Benchmark Model Helps Verify the Multibody Dynamics Module

March 31, 2017

When designing multibody systems, interconnected flexible and rigid bodies must be analyzed to see how they are affected by large rotational and translational displacements. While we can achieve this with the Multibody Dynamics Module in the COMSOL Multiphysics® software, we first want to confirm the reliability of the simulation results. Here, we discuss a benchmark model of a four-bar mechanism that helps prove the validity of these multibody dynamics simulations.

Analyzing Defects in Multibody Systems

Multibody systems involve multiple rigid or flexible bodies that are connected to each other and may be subjected to large displacements. Such systems have applications in the aerospace industry and robotics and are used to create machines such as helicopter swashplate mechanisms and reciprocating engines.

A photo of a helicopter midair.
A COMSOL Multiphysics model of a helicopter swashplate.

A helicopter and helicopter swashplate, an example of a multibody system. Left image by Riley Kaminer — Own work. Licensed under CC BY 2.0, via Flickr Creative Commons.

When designing multibody systems, engineers need to detect and avoid defects, thereby preventing future issues and optimizing their designs. They can achieve this by performing simulation analyses with the Multibody Dynamics Module, an add-on product to COMSOL Multiphysics and the Structural Mechanics Module. To confirm the reliability of these simulations, engineers can benchmark their results against existing data.

Here, we’ll show you a benchmark example of a four-bar mechanism, which is used in bicycles, for example. We analyze the mechanism’s dynamic behavior with the Multibody Dynamics Module and check how well the results compare to existing research. With this benchmark model, we hope to show that the results generated by the Multibody Dynamics Module can be relied on for these types of analyses.

Modeling a Four-Bar Mechanism with COMSOL Multiphysics®

Looking at the geometry of the planar four-bar mechanism example, we see that it consists of three links (labeled Link 1–3). The mechanism has a defect so modeling these links as rigid causes the mechanism to lock. Instead, we model them as flexible parts via the Linear Elastic Material node where Link 1, the mechanism’s left crank, has an angular velocity of 1 rad/s.

Connecting these links are four hinge joints (labeled Hinge joint 1–4), which are located at points A–D in the image below. Hinge joints 2 and 3 (located at points B and C, respectively) connect Links 1 and 3 to Link 2. Meanwhile, Hinge joints 1 and 4 (located at points A and D, respectively) connect Links 1 and 3 to a fixed constraint.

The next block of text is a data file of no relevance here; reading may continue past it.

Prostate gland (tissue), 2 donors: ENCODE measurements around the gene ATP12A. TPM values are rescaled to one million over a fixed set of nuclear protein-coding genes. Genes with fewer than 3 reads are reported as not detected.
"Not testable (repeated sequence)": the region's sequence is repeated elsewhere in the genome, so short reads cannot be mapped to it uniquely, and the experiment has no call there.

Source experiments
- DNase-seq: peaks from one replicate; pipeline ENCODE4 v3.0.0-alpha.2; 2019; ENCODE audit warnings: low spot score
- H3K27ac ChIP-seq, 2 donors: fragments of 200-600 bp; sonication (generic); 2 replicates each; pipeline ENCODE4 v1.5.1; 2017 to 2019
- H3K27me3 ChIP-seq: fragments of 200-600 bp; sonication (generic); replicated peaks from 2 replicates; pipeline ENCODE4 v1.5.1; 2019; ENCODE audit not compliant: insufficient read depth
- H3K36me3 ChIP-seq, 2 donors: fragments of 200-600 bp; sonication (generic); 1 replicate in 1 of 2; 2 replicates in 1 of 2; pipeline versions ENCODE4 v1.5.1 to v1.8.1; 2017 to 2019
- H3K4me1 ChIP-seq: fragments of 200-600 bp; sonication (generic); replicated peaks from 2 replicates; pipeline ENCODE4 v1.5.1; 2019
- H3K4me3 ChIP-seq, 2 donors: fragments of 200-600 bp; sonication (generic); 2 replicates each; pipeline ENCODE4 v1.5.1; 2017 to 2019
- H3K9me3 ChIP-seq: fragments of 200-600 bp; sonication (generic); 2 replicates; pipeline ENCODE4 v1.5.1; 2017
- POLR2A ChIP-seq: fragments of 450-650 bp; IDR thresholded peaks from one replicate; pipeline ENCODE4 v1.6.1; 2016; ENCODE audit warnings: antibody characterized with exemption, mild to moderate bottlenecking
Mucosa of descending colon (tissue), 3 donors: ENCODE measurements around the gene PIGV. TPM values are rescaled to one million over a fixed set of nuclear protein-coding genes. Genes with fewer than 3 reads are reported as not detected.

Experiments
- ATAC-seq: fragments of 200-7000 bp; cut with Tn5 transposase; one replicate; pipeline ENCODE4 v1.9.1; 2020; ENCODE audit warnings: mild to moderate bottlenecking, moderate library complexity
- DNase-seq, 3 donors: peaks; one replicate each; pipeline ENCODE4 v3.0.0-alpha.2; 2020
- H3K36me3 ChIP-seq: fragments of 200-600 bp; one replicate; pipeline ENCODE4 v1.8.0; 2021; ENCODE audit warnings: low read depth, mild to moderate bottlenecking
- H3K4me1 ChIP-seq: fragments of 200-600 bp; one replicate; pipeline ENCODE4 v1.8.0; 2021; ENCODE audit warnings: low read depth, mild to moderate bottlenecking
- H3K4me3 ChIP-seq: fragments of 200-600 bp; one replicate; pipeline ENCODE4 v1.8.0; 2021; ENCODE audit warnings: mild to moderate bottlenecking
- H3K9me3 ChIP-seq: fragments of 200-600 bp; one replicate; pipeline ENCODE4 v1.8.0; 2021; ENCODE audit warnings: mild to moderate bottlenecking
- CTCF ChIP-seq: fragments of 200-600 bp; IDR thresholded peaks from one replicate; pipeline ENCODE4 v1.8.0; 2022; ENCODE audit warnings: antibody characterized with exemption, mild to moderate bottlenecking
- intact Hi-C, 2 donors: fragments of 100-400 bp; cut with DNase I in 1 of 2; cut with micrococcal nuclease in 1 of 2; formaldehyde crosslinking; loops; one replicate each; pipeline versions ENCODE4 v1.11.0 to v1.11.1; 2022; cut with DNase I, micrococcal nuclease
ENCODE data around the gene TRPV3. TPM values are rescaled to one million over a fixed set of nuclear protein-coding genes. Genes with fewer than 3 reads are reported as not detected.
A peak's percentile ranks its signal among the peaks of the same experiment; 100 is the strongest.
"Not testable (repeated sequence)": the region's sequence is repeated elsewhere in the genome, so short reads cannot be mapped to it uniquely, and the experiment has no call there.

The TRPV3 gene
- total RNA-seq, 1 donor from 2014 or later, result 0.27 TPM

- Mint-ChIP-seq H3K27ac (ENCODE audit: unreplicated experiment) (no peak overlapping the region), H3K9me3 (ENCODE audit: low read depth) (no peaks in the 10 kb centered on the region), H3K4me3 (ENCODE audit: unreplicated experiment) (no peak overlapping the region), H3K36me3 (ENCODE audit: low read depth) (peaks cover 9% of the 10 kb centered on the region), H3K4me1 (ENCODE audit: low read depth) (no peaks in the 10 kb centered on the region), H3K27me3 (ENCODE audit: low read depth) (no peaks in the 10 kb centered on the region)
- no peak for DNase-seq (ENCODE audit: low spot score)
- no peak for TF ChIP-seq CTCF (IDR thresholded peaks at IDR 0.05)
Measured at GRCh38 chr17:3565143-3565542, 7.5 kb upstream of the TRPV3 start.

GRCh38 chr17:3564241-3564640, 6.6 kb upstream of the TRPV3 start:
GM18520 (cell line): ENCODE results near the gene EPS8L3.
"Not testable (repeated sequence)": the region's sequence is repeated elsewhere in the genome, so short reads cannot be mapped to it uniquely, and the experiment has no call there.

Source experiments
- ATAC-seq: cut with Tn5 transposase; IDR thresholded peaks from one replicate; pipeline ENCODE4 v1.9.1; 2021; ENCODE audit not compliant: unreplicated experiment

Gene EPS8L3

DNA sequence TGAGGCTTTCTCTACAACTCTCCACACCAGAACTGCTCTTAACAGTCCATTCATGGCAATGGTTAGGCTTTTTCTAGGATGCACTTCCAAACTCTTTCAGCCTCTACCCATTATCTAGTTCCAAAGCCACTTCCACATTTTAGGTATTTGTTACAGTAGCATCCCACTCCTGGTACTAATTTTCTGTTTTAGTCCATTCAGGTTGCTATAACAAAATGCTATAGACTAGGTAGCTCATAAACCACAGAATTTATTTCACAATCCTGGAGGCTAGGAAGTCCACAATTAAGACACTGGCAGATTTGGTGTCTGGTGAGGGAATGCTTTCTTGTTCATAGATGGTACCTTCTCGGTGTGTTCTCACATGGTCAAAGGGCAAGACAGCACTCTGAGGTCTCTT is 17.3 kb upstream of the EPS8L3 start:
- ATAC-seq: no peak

Four-bar mechanism model geometry with labels.
The geometry of the four-bar mechanism model. Here, Links 1 and 3 are 0.12 meters long, while Link 2 is 0.24 meters long. All of the links have a circular cross section with a diameter of 5 millimeters.

Without a defect, the mechanism model would only move within the plane, as the four hinge joints would have an axis of rotation that is perpendicular to the mechanism’s plane. However, in this model there is an assembly defect in Hinge joint 3 (point C). This alters the joint’s angle of rotation, skewing it 5° from the normal to the plane. As a result, the mechanism experiences out-of-plane motion.

Validating the Multibody Dynamics Benchmark Model with an Existing Study

Using this model, we can study the displacement caused by the four-bar mechanism’s defect and validate our results against an existing study. First, we plot the mechanism’s displacement and trajectories for Points B (a hinge joint without a defect) and C (the hinge joint with a defect) after 10 seconds. By doing so, we see how the assembly’s defect affects the trajectories in a four-bar mechanism.

The results of a multibody dynamics benchmark model.
The four-bar mechanism model after 10 seconds, showing the trajectories of points B and C during those 10 seconds. The visualization is enhanced by scaling the out-of-plane displacement by a factor of 20.

Next, we compare the simulation results for out-of-plane displacement to an existing study (Ref. 1 in the model documentation). In our comparison, we study the displacement’s y-component at points B and C.

The comparison shows that the computed results are in very good agreement with the results from the reference. Further, both the computed and existing results confirm that the out-of-plane displacement vanishes when there is no defect in the joint.

Comparing the COMSOL Multiphysics results to a reference; point B in the four-bar mechanism.
Comparing the COMSOL Multiphysics results to a reference; point C in the four-bar mechanism.

Comparison of the out-of-plane displacements for points B (left) and C (right) between the COMSOL Multiphysics model and reference.

With this benchmark model, we demonstrate that we can confidently use the Multibody Dynamics Module to generate verifiable results.

Learn More About Analyzing Multibody Dynamics Applications

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